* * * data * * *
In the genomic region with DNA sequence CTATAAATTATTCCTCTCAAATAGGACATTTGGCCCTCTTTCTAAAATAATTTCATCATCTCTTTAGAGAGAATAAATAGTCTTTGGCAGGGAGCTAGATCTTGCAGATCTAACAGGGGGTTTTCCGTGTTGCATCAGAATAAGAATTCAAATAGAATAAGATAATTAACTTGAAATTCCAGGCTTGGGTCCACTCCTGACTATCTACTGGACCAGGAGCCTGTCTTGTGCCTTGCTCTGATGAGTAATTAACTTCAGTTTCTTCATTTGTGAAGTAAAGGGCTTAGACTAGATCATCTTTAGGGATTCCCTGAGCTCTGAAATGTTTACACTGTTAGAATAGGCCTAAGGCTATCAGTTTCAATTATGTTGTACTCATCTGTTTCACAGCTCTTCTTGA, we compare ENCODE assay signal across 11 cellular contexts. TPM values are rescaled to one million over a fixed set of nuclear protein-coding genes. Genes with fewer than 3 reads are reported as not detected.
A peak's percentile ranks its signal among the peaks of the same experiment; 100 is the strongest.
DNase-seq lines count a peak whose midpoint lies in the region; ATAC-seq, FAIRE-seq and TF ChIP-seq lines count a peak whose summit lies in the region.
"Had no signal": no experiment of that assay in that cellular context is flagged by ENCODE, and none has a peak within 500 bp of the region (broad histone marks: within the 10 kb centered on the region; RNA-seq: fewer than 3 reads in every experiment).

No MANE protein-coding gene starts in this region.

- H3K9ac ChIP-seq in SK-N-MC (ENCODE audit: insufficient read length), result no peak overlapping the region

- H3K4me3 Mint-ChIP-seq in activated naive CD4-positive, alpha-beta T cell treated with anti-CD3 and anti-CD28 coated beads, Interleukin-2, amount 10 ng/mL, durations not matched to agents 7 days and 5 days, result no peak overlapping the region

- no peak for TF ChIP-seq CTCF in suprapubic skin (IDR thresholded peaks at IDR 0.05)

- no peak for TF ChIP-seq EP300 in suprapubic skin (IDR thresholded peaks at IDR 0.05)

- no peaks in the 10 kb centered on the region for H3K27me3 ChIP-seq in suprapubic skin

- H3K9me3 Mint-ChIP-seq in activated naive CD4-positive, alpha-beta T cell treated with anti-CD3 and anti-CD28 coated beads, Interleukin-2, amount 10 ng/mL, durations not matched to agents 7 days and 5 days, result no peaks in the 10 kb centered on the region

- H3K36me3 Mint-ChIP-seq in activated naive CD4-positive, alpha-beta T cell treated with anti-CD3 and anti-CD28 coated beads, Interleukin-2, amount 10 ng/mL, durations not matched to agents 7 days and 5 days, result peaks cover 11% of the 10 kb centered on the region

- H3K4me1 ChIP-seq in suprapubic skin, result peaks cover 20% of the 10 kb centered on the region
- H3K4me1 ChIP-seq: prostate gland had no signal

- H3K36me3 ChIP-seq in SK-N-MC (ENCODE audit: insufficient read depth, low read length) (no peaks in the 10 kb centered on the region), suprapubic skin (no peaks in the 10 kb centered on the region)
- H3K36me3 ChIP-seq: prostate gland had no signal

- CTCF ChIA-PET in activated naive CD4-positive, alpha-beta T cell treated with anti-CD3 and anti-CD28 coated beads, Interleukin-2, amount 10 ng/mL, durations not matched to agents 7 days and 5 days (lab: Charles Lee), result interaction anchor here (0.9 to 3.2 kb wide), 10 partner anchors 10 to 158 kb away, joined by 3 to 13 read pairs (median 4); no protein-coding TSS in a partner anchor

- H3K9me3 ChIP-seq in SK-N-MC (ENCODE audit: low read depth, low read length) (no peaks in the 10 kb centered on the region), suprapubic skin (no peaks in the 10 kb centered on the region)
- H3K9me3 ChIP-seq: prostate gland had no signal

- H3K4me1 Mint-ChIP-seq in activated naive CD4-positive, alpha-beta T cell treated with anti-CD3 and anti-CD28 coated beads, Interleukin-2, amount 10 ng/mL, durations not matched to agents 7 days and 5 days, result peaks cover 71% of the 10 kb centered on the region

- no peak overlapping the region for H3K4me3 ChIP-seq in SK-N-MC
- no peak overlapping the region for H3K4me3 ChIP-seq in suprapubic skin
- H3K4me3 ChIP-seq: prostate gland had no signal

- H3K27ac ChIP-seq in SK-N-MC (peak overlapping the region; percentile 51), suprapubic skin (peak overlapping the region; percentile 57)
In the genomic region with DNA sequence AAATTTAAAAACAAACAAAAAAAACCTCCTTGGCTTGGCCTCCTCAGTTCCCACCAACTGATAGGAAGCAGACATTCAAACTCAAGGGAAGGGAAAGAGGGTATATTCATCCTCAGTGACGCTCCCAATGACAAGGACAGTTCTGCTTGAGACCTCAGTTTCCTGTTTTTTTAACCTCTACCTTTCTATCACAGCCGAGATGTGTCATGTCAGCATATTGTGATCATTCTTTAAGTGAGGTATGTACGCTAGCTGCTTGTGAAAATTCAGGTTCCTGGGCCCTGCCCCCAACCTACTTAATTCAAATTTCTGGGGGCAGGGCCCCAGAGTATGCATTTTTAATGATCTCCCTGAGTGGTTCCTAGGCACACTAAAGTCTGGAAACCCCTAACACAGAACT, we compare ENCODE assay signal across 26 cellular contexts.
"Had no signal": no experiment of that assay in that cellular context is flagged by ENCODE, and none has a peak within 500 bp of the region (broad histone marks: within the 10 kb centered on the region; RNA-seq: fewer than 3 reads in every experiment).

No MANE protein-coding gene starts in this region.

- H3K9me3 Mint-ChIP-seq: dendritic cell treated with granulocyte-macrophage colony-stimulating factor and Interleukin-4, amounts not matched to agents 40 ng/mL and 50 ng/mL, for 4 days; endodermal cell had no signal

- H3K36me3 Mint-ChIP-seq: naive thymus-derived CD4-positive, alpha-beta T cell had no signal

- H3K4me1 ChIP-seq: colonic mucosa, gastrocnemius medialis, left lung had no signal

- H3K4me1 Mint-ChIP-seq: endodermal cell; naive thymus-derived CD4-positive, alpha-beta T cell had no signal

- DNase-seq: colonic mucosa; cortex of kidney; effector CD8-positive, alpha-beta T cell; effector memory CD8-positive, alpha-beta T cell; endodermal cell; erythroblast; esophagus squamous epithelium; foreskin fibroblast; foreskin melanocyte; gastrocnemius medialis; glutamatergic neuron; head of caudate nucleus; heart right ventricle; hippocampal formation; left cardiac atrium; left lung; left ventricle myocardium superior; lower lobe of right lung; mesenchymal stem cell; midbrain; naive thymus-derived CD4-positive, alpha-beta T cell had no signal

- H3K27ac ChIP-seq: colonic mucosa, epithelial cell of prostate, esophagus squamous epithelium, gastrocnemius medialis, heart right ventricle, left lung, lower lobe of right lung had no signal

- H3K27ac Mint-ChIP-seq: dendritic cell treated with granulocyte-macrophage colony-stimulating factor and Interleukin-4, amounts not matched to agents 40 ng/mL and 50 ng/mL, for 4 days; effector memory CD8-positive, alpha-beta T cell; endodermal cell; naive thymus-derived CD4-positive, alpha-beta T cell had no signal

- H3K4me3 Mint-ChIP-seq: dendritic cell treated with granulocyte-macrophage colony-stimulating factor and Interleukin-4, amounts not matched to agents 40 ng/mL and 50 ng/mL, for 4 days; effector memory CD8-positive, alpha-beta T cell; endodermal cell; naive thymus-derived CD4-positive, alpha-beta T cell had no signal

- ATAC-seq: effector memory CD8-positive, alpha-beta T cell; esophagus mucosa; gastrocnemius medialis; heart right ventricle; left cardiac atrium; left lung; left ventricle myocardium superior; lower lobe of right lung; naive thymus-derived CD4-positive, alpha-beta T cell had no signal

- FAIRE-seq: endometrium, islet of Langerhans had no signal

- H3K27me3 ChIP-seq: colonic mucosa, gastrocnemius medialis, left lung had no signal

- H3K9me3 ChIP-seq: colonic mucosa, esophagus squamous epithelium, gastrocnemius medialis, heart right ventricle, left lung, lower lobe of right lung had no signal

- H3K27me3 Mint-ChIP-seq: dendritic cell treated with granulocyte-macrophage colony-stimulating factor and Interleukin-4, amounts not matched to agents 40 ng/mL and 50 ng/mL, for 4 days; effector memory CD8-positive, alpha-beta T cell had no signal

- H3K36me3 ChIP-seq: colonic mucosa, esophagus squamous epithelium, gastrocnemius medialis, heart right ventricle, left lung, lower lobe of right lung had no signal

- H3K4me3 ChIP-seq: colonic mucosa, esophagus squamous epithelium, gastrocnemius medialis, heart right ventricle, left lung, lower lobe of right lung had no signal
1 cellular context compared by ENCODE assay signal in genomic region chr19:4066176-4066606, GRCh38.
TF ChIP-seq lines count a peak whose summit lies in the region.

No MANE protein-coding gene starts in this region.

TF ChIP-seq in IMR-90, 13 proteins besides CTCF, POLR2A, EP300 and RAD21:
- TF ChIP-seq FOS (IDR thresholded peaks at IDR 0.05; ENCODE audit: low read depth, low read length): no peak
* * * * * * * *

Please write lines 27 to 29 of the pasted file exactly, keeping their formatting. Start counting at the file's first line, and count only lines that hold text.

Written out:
No MANE protein-coding gene starts in this region.

- H3K9me3 Mint-ChIP-seq: dendritic cell treated with granulocyte-macrophage colony-stimulating factor and Interleukin-4, amounts not matched to agents 40 ng/mL and 50 ng/mL, for 4 days; endodermal cell had no signal

- H3K36me3 Mint-ChIP-seq: naive thymus-derived CD4-positive, alpha-beta T cell had no signal